The Antioch mosaics are a grouping of over 300 mosaic floors created around the 3rd century AD, and discovered during archaeological excavations of Antioch between 1932 and 1939 by a consortium of five museums and institutions. About half of the mosaics are housed at the Hatay Archaeology Museum in Antakya, with others currently residing at the Worcester Art Museum, Museum of Fine Arts, Boston, Baltimore Museum of Art, Harvard University and Princeton University Art Museum among others. The mosaics range in design from realistic imagery and scenes, to purely geometric patterns.
Antioch was an ancient city located just outside the modern day city of Antakya, Turkey. During the reign of Hadrian, during the 2nd century, through to the reign of Justinian in the 6th century, mosaic floors were the fashion in the city and its surrounding suburbs. The city thrived until it was destroyed by earthquakes in 526 and 528.
Beginning in 1932, a consortium of museums and institutions sponsored expeditions to the archaeological sites where the city of Antioch once stood. These museums, the Worcester Art Museum, Princeton University, the musée du Louvre, the Baltimore Museum of Art, and Harvard University's affiliate Dumbarton Oaks, were attempting to uncover great monuments, palaces, and treasures, but were disappointed when most of what was unearthed, under tons of silt, was just the remains of houses, most without any remaining walls. The only surviving part of the majority of the houses was the floors.
The floors the archaeologists discovered were covered in intricate mosaics. More than 300 mosaics were found.
In 1939 the expedition ended and the archaeologists packed up to leave. They left about half of the unearthed mosaics to the city of Antakya, the modern day city located at Antioch, which subsequently built a museum, the Antakya Archaeological Museum, to house them. The rest of the mosaics were split up amongst the institutions that took part in the dig, and were sent all over the world. To be transported, large amounts of concrete was poured behind the mosaics to create a stable backing. When dividing up the floors, the archeologists, often took apart rooms and sent different parts of the floor to different museums. For an exhibit at the Worcester Art Museum in 2000, mosaics were compiled from Paris, Baltimore, Princeton and Wellesley, to reassemble a single room's floor. After the expedition left, the pits were filled back in and olive groves were planted over them.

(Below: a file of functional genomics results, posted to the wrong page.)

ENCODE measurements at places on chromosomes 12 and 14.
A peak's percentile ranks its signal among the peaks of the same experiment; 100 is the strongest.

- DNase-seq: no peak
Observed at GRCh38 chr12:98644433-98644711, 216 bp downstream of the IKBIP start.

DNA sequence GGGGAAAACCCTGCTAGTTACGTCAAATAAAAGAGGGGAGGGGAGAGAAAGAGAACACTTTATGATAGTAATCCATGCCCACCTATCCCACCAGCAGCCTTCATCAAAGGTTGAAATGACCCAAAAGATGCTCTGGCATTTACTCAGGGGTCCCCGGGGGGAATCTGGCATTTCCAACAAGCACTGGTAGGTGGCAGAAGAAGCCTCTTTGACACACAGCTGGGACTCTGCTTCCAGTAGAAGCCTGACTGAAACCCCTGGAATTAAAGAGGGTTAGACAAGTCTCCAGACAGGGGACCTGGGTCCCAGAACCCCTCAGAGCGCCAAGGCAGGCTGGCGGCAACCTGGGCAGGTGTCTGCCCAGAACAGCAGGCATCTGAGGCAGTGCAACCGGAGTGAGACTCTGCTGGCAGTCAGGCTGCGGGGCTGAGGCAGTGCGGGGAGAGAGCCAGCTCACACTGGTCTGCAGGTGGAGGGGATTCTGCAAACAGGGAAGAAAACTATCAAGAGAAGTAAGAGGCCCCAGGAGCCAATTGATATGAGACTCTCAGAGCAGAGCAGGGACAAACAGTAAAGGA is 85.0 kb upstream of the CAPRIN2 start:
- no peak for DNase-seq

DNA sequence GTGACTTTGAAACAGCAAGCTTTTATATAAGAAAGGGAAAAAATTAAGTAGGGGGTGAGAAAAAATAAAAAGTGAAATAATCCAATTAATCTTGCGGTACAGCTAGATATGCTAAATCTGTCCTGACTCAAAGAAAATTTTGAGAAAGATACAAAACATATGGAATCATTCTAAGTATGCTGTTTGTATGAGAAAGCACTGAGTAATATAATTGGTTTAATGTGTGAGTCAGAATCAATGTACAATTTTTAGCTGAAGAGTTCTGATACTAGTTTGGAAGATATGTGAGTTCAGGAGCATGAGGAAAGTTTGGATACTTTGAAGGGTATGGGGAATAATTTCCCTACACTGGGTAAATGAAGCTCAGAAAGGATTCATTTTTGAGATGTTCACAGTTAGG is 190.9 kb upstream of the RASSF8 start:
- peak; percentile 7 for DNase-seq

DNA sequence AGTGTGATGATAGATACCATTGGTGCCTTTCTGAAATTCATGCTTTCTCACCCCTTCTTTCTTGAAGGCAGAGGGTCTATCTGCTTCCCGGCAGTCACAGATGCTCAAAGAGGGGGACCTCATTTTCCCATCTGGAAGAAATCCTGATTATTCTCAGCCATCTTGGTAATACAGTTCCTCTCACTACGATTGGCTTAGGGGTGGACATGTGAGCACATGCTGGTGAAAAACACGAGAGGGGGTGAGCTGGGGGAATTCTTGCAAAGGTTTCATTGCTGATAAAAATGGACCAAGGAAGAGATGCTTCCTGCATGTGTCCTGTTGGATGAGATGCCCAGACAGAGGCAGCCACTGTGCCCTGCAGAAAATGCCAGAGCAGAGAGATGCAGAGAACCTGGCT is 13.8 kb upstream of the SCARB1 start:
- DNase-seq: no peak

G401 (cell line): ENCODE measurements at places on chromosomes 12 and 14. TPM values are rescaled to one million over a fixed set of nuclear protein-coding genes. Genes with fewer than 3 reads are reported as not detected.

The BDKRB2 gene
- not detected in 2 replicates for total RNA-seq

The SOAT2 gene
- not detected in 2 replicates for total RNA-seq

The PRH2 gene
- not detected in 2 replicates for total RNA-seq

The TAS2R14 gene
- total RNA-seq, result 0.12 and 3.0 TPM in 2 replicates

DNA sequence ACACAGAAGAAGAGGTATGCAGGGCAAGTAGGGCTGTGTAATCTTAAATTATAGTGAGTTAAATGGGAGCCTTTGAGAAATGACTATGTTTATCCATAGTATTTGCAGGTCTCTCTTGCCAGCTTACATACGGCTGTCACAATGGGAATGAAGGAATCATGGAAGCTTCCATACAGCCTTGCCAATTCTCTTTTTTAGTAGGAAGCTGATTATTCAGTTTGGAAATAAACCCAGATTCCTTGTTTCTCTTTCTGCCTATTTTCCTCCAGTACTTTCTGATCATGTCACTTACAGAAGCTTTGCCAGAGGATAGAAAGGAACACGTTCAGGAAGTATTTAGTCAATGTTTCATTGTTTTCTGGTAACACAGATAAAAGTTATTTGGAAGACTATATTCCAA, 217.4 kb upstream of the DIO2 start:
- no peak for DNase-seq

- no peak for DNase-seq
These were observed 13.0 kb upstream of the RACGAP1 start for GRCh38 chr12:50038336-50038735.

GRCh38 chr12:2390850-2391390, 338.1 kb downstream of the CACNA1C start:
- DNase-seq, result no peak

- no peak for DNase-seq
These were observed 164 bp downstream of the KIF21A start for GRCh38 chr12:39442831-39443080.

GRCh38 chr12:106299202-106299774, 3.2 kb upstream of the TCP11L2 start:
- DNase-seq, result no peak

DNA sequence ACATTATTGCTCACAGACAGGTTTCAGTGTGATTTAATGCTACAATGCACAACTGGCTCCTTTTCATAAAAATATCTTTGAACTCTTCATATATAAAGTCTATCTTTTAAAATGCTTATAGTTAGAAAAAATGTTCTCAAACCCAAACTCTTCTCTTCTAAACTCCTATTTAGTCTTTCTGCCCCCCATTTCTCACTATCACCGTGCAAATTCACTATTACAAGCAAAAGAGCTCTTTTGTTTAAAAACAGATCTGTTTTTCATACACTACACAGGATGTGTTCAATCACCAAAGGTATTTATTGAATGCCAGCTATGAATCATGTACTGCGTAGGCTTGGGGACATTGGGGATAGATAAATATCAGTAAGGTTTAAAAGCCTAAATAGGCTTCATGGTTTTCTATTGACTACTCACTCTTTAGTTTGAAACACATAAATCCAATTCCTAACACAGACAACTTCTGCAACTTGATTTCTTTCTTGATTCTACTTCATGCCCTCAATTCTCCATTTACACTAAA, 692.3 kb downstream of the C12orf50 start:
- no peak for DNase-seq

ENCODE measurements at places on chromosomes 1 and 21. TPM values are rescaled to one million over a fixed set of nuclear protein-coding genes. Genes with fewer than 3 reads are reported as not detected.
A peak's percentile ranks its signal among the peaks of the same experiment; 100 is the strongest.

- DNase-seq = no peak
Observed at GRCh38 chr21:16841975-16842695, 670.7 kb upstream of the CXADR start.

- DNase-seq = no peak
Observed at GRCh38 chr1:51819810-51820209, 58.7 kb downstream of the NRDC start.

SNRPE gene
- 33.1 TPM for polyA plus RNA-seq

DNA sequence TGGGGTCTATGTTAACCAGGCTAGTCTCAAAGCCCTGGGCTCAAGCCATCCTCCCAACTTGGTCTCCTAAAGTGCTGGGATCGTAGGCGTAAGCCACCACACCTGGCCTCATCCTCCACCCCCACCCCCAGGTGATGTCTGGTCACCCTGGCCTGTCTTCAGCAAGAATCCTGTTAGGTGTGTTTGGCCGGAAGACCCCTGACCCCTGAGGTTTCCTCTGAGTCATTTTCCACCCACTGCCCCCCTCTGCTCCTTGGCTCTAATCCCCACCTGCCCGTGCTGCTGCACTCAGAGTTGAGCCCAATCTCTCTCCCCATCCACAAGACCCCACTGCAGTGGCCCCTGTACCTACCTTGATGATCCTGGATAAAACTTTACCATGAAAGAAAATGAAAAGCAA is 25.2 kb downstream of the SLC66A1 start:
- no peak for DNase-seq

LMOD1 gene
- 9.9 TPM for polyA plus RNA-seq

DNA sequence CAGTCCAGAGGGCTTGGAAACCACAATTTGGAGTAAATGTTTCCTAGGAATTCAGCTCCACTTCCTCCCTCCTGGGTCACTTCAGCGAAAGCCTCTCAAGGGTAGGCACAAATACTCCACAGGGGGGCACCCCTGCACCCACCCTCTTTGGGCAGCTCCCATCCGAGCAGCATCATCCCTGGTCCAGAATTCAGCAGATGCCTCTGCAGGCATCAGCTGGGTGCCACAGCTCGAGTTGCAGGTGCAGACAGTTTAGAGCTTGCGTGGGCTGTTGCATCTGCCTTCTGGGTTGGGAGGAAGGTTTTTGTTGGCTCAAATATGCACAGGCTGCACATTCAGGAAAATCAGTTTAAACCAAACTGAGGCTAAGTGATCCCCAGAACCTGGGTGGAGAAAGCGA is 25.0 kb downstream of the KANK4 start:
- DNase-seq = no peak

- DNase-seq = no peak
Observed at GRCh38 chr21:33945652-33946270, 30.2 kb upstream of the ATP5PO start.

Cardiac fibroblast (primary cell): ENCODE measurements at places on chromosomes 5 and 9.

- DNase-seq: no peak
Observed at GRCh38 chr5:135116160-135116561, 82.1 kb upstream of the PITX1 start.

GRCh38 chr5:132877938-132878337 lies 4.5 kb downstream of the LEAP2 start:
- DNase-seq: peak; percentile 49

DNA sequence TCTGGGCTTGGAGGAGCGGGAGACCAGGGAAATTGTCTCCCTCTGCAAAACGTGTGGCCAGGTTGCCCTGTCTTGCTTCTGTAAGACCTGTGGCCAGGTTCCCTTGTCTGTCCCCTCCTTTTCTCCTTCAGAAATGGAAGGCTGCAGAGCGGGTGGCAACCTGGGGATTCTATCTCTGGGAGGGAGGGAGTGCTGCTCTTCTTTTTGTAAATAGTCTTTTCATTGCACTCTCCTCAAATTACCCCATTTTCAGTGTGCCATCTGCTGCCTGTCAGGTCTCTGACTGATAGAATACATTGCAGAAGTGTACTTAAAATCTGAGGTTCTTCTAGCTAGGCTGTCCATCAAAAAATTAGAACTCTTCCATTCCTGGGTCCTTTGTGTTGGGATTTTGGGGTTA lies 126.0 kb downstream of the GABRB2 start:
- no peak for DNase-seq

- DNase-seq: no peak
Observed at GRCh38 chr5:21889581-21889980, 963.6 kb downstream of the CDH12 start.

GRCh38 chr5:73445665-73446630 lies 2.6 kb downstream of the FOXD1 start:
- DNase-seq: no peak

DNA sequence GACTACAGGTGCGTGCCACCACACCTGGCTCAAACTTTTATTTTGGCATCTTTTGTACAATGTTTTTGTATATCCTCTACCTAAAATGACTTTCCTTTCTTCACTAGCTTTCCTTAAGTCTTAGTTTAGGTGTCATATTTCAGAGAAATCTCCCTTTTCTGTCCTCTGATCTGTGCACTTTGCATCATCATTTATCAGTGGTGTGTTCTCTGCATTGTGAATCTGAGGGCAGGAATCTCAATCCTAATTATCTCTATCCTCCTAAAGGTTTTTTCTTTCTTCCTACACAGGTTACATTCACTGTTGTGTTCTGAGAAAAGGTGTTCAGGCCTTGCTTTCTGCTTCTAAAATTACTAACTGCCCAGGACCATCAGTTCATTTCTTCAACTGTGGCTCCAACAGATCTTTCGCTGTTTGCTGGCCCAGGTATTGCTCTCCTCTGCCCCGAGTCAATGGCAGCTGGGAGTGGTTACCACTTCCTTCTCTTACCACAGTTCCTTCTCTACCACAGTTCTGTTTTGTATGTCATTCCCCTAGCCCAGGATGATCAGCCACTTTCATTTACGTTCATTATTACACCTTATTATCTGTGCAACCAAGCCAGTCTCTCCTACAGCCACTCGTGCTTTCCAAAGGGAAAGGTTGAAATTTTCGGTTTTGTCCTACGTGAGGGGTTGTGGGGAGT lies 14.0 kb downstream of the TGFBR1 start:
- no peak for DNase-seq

The Antioch mosaics were created at a time and place between distinct artistic styles. They show the link between artistic styles of ancient Greece and Rome, and the art of early Christianity. The mosaics are incredibly large, with "The Worcester Hunt," the largest Antioch mosaic in the United States, measuring 20.5 feet (6.26 m) x 23.3 feet (7.11 m). The mosaics range in design from realistic imagery and scenes, to purely geometric patterns. It is believed that the mosaics were created by mosaic specialists.
Realistic scene, The Judgement of Paris Louvre Museum
Realistic Imagery, Bust of Tethys Baltimore Museum of Art
Geometric pattern, Antakya Archaeological Museum
Mosaic pavement: drinking contest of Herakles and Dionysos, Princeton University Art Museum
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- Fabrikant, Geraldine. Mosaic Restoration As Performance Art; A Public Face-Lift for a 3rd-Century Floor. New York Times. August 29, 2005. Retrieved January 22, 2011
- Collection: Antioch Mosaics Archived December 12, 2010, at the Wayback Machine.. Baltimore Museum of Art. Retrieved January 26, 2011
- Worcester Art Museum Restores Border Panels to Worcester Hunt, Largest Antioch Floor Mosaic in America. Worcester Art Museum. Retrieved January 26, 2011
- Weisgall, Deborah. ART/ARCHITECTURE; Reading a Civilization Through Its Ancient Shards. New York Times. November 19, 2000. Retrieved January 19, 2011
- Archambeault, Marie Jeanette. Sourcing of Marble Used in Mosaics at Antioch (Turkey) Archived July 20, 2011, at the Wayback Machine..University of South Florida,College of Arts and Sciences, Department of Anthropology. Thesis. April 9, 2004. Retrieved January 26, 2009.